Lori came in after a few minutes and told us about the menu for the night, how we should pace ourselves so we'd have room for dessert, and graciously swiped a can of Sprite from one of her staff so hubby could have a break from the water and "iced tea". First on the menu was gumbo soup with crawfish and okra, a spicy, hearty, slightly sticky blend of seafood-based broth and Cajun spices. Everyone loved it. I could never replicate it, I can't even name half the ingredients I tasted. The salad was a lovely plated mound of mesclun greens with a ring of succulent, fresh prawn and crawfish, drizzled with a remoulade sauce. Just the thought of that dressing is making my mouth water right now. I squeezed some lemon juice on the seafood and became silent while I enjoyed this seafood wonder. While the soup and salad were served individually, the main dishes came "family-style", in huge platters placed in the middle of the table. First came Lori's famous Cajun ribs, then shrimp etouffe and plain rice , smothered okra and tomatoes, a shredded chicken stew, cornbread with heaps of butter, jambalaya and fried soft-shell crab amandine. Ooooh, the sight of all those dishes elicited gasps of delight from us. I've never been to New Orleans and never tasted its cuisine, so this was a treat for me. The ribs were, as expected, fork tender and juicy, although, as hubby commented later on, the ones from Dem Bones in Canada were crazy better! I had to agree. The shrimps, sauteed with lots and lots and lots of onions and garlic, were wonderfully fresh and cooked perfectly, while the sweetness (from the soft cooked onions) of the etouffe mixture lingered on the taste buds. Hubby loved the soft-shell crab, which was crispy with a tangy and spicy chili dressing. I finished off the okra because it reminded me of a Creole atsara. For soemone who avoids carbs like the plague, I sure ate a lot of jambalaya and three pieces of corn muffin slathered with a killer amount of butter. Everything was different from what I usually cook or eat so I had fun trying to guess the ingredients of each dish. Before long it was time for dessert and although I did try to pace myself, I was a quivering mass of blubber by this time. I had a slight headache and my tummy felt like I had inflated it to impossible proportions. I had visions of gastric bypass surgery and told hubby I couldn't possibly have room for dessert but then the pecan pie arrived... and boy I never knew my tummy had the willpower to make space, but create space it did! The dessert was the pinnacle of the evening, the crowning glory to a night of good food and flowing conversation. It was HEAVENLY. Hubby and I didn't think we'd like pecan pie but this pie was sweet but not cloyingly so. The pecans were crunchy and honey-coated, the pie crust was buttery but light, and melted in our mouths. It came with a square of fried something - tasted like bread and milk to me but I forgot to ask Lori- with butterscotch sauce. On both sides of the pie were huge mounds of cream, one white, one dark (this the chocolate bourbon one with a strawberry pertly sitting atop). The chocolate cream was so light and airy and fluffly and reminded me of a low-fat mousse. I dipped the strawberry in what chocolate clouds must taste like and sat back, happy and sated.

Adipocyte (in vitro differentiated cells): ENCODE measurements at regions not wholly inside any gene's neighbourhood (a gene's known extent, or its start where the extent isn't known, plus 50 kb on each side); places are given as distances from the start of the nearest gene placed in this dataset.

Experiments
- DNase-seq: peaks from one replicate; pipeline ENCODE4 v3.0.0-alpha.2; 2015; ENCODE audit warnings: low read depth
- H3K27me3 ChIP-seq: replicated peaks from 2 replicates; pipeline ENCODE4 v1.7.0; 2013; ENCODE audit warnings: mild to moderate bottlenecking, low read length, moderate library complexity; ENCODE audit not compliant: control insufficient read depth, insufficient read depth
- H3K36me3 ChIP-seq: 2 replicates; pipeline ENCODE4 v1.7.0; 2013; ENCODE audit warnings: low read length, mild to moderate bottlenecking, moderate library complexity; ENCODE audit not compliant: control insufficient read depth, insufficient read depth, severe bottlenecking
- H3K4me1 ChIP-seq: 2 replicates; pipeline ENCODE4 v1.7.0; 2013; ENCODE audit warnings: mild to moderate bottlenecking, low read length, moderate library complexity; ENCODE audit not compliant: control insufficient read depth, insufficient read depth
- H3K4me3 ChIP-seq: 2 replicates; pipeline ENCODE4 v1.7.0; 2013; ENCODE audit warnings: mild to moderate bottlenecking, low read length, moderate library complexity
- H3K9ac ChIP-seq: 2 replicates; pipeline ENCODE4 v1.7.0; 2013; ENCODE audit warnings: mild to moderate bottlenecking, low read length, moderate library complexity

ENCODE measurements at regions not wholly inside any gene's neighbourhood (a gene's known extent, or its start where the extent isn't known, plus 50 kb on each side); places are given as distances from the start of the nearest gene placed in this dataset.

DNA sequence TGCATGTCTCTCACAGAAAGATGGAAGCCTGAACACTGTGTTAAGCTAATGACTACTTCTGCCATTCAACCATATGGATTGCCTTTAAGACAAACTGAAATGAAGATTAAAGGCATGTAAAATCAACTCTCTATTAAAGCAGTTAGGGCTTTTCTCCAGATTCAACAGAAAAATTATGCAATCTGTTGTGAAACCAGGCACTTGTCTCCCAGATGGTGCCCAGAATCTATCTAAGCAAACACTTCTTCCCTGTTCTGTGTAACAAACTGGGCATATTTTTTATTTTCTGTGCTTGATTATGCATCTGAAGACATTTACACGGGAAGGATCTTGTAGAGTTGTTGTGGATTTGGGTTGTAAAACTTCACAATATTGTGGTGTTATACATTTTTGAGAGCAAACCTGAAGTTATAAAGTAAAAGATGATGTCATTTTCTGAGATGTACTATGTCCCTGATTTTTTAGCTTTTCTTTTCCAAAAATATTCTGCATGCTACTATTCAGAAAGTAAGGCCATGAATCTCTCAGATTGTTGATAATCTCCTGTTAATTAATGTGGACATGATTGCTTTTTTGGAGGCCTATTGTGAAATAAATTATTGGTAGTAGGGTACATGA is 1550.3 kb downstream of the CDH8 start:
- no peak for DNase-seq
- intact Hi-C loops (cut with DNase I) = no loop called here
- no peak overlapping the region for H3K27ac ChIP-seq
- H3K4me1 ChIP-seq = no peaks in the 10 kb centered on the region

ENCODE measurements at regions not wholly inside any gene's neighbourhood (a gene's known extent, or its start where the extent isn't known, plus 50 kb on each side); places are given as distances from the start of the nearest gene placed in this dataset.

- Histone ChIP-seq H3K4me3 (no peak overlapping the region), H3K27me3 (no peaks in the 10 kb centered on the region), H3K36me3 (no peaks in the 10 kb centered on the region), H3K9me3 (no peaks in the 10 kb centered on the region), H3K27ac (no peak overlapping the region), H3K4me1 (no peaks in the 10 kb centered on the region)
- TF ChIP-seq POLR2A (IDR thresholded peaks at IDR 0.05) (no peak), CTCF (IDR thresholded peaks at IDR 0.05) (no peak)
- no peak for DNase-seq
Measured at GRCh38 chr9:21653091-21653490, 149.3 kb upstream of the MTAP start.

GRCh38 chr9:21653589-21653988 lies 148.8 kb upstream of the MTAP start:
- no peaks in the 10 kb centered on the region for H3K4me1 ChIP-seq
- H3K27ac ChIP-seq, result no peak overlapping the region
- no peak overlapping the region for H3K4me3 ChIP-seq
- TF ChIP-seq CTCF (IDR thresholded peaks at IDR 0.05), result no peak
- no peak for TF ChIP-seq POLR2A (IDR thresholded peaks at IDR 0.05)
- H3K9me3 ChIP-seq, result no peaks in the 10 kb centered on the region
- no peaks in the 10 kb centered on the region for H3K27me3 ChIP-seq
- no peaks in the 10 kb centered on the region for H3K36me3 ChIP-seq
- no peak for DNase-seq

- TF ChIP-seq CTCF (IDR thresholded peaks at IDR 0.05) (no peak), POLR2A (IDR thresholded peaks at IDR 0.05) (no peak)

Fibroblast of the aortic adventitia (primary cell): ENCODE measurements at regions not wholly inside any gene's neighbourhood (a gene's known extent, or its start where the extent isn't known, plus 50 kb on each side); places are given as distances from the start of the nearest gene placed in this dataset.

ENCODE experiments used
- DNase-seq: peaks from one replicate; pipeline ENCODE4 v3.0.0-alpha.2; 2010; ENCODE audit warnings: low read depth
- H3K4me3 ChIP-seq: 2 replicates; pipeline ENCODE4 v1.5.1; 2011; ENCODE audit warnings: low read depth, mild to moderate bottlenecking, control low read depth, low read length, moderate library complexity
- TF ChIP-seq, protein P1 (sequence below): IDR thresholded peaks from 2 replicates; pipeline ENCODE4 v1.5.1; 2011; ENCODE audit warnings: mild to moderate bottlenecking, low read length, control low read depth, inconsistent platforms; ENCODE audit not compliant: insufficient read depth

After a night like that I thought I wouldn't have room for anything but crackers and yogurt the next day, but Saturday night was once again a night of feasting, this time at a teppanyaki table in Nadaman, Shangri-La's premier Japanese restaurant. Post to follow...

4 comments:

PV Beley said...

What a posting. Now this really made me hungry. So when do you start working with Chef Lori?

PV Beley said...

You sure had a prolific week writing entries in your blog. You have enough material to start your own food column in a HK magazine. I wonder why the HK Food Expo is not as exciting as it was about 8 years ago when most of the exhibitors were from the different continents of the globe.

mayapapaya said...

can you seriously make that pesto/ cream cheese/ sundried tomato dip? make some for me, puhleez?

glad you and yours enjoyed dinner at magnolia though. i'm amazed you could even contemplate another meal after all that, much less one at nadaman!

amz said...

i seriously think you should consider applying to a "real" publication--so you can be a food critic. you would love it! and you write so well that people would love reading it. if you can binge--and get paid for it...why not!!!!???